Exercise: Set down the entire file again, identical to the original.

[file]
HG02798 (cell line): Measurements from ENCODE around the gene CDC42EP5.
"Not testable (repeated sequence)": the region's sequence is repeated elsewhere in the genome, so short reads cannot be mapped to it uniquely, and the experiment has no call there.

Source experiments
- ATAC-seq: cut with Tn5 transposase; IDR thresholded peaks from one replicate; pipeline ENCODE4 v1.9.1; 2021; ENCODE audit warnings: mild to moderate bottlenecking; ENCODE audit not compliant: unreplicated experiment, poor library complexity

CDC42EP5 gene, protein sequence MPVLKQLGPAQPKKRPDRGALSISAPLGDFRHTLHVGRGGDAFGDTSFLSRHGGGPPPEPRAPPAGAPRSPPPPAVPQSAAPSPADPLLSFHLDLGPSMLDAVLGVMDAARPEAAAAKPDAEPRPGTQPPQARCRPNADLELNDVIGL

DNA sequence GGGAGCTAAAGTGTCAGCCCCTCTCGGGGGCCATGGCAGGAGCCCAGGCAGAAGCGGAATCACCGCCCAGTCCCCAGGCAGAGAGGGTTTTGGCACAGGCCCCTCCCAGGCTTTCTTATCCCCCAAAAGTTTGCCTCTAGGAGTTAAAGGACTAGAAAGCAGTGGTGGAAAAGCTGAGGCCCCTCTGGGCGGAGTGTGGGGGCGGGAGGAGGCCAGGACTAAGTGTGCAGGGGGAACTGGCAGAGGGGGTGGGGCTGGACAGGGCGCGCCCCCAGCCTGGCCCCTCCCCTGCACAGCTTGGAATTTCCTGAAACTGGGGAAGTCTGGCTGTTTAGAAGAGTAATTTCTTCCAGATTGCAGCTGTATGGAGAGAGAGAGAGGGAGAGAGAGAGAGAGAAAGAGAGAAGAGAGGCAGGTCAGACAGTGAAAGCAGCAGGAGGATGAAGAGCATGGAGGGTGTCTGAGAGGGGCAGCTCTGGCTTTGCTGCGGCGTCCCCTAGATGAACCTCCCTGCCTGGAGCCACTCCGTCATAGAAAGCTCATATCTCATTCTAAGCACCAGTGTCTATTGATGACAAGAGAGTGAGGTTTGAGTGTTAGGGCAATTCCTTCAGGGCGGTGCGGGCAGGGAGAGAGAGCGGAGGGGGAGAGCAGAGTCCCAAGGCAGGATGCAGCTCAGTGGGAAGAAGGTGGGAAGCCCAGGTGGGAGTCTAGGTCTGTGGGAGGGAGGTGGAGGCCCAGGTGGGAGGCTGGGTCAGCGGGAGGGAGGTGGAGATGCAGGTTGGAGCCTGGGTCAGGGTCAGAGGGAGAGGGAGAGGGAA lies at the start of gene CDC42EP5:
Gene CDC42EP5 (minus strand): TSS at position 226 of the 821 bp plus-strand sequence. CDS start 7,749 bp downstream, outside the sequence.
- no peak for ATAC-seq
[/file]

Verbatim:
HG02798 (cell line): Measurements from ENCODE around the gene CDC42EP5.
"Not testable (repeated sequence)": the region's sequence is repeated elsewhere in the genome, so short reads cannot be mapped to it uniquely, and the experiment has no call there.

Source experiments
- ATAC-seq: cut with Tn5 transposase; IDR thresholded peaks from one replicate; pipeline ENCODE4 v1.9.1; 2021; ENCODE audit warnings: mild to moderate bottlenecking; ENCODE audit not compliant: unreplicated experiment, poor library complexity

CDC42EP5 gene, protein sequence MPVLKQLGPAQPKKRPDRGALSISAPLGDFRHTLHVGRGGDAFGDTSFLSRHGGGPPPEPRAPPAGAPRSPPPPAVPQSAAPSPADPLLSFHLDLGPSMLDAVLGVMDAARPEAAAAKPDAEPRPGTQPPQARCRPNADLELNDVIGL

DNA sequence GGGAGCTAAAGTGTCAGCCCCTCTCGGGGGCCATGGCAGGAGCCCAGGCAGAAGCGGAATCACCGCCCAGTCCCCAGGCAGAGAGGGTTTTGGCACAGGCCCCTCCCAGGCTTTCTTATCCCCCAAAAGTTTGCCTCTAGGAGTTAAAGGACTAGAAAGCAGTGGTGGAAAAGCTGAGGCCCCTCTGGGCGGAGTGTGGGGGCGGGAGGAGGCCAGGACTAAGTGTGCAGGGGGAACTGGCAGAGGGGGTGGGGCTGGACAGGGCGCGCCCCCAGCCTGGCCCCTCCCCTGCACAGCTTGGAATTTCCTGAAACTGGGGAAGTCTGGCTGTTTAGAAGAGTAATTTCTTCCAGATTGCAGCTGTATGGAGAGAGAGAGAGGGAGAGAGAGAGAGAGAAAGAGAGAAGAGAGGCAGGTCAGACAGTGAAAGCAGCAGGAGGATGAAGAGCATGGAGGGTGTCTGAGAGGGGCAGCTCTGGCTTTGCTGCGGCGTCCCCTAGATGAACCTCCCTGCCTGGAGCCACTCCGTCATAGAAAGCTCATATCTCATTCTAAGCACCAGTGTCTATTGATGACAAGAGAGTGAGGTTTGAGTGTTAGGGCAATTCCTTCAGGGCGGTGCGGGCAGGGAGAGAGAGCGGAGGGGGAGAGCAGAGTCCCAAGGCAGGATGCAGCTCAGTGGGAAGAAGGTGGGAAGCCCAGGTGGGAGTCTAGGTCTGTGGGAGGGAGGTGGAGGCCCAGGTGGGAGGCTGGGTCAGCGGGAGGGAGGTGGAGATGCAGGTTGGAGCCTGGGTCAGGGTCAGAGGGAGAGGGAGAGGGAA lies at the start of gene CDC42EP5:
Gene CDC42EP5 (minus strand): TSS at position 226 of the 821 bp plus-strand sequence. CDS start 7,749 bp downstream, outside the sequence.
- no peak for ATAC-seq